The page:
Kendry Morales then hit into what appeared to be a double play, but Morales beat the throw to first. One out later Jeff Mathis singled and Carl Crawford misplayed the ball in left, which allowed the runners to move to second and third. Reggie Willits then shot a single through the middle to score both runs and advanced to second on the throw to the plate. With Willits running, Chone Figgins singled to right field to put the Angels up, 3-0.
"He made two good pitches to start the at-bat, and I didn't feel too good," Willits said. "But I hung with it. His changeup is 89. He threw me six straight fastballs, and one had sink on it, another was a little straighter. I finally got lucky and put one in play."
In the sixth, the Angels picked up where they left off when they loaded the bases with two outs against Price and Mathis doubled to left to empty the bases to push the lead to 6-0.
"As the game went on," Angels manager Mike Scioscia said, "Price did what [Derek] Holland did for Texas against us Sunday. He came right after us. He's a much better pitcher than we saw earlier in the year. We got more aggressive with him and got some big hits, none bigger than Reggie Willits' in the fifth."
Rays manager Joe Maddon complimented the Angels for their ability to come through in the clutch.
"They got a couple of two-out knocks, and they did a nice job with that," Maddon said. "I think they scored all six of their runs with two outs. And they're capable of that. I've seen them doing that before."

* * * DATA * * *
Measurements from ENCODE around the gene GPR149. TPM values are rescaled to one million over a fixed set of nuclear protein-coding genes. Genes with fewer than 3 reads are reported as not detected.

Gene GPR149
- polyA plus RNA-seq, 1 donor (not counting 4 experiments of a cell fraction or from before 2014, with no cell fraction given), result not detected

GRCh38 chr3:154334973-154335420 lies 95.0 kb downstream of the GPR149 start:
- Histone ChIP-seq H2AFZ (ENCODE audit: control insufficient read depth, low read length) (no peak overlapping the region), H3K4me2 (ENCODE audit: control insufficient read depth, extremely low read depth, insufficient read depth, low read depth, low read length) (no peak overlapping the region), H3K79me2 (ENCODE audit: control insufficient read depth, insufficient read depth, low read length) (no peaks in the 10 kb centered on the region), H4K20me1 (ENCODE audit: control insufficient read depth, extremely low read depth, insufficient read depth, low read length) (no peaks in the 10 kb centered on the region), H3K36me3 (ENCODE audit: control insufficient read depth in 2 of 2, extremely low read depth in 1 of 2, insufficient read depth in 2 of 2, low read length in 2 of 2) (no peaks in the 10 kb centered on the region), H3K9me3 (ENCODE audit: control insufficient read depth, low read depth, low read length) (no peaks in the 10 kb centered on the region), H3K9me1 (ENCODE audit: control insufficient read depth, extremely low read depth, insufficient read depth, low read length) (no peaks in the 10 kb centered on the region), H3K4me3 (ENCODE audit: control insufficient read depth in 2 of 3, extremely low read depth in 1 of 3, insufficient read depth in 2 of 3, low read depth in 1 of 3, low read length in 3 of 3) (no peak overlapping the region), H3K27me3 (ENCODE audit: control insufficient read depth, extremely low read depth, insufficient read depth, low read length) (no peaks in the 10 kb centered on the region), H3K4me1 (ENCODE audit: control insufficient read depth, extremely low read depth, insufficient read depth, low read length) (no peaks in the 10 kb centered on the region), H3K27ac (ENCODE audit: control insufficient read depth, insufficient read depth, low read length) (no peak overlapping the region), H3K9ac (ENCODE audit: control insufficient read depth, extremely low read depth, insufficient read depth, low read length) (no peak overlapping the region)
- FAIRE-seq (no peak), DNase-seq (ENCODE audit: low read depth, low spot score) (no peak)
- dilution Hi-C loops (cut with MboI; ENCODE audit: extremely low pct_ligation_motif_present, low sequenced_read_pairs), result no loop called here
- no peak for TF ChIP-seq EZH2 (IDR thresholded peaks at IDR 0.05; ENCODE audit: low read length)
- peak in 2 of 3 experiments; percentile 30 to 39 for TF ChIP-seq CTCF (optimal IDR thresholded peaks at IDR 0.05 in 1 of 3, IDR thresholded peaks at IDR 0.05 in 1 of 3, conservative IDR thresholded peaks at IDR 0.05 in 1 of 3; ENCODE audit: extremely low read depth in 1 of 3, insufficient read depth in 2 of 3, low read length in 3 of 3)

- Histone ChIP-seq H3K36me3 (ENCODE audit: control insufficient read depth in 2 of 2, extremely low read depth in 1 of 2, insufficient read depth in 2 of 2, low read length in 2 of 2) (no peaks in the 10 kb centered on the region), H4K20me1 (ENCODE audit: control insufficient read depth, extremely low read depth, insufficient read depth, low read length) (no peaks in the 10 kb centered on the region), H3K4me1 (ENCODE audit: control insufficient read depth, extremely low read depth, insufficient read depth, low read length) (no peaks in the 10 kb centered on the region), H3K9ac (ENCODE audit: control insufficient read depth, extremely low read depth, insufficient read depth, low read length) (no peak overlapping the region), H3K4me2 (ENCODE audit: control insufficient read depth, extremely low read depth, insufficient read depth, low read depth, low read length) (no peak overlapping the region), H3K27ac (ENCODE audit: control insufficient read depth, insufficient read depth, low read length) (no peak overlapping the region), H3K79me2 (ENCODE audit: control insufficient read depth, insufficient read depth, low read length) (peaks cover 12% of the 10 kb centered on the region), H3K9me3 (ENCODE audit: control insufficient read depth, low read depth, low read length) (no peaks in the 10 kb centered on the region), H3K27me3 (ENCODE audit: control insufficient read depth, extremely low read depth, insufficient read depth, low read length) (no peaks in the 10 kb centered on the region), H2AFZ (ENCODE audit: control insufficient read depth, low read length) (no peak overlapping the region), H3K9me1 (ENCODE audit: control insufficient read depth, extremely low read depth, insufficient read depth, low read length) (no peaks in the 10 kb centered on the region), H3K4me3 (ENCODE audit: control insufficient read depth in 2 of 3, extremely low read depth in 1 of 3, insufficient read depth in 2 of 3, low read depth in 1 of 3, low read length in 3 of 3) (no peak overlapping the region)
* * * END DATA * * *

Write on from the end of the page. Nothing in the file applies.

Price sets high standards for himself, so he made no excuses while taking the blame for the loss.
"I felt good," Price said. "Just came down to me not being able to make a big pitch for us. That's the bottom line."
Meanwhile, the Rays' offense, which scored seven runs on Monday night, found the going tough against Angels starter Ervin Santana, who dominated from the start to pick up his fifth win of the season with a three-hit shutout that required 97 pitches.
"I just think there are some nights where we're not really on," Ben Zobrist said. "Some nights, it's the pitcher, some nights, it's more us. I think tonight, it was the pitcher.
"When you have a hard time getting comfortable and you can't really get anything going offensively, it tends to kind of be a trend one through nine. If you string a few together then all of a sudden, you get on him, he gets flustered a little bit, but we never got there tonight."
Santana executed a well-thought-out plan, according to Zobrist.
"I didn't see many good pitches to hit, I'll just say that," Zobrist said. "He didn't really throw me anything that looked really good. He kept the ball just out of the zone. He threw his slider really well, I thought. He had me fooled tonight.
"I think, overall, when you don't jump on him early, when he's throwing his fastball and he's able to get to his other stuff, he's pretty tough. ... He's real tough. And later on in the game he just started going to his offspeed stuff early. And even if you sit on it, it's not a great pitch to hit."
The Rays are now 8-16 this season against the AL West and 1-12 over their last 13 games in Anaheim since 2006. Despite his team's funk, Maddon -- a California resident -- managed to smile.
"It just seems to me California's a nice place to live, but a tough place to visit," he said.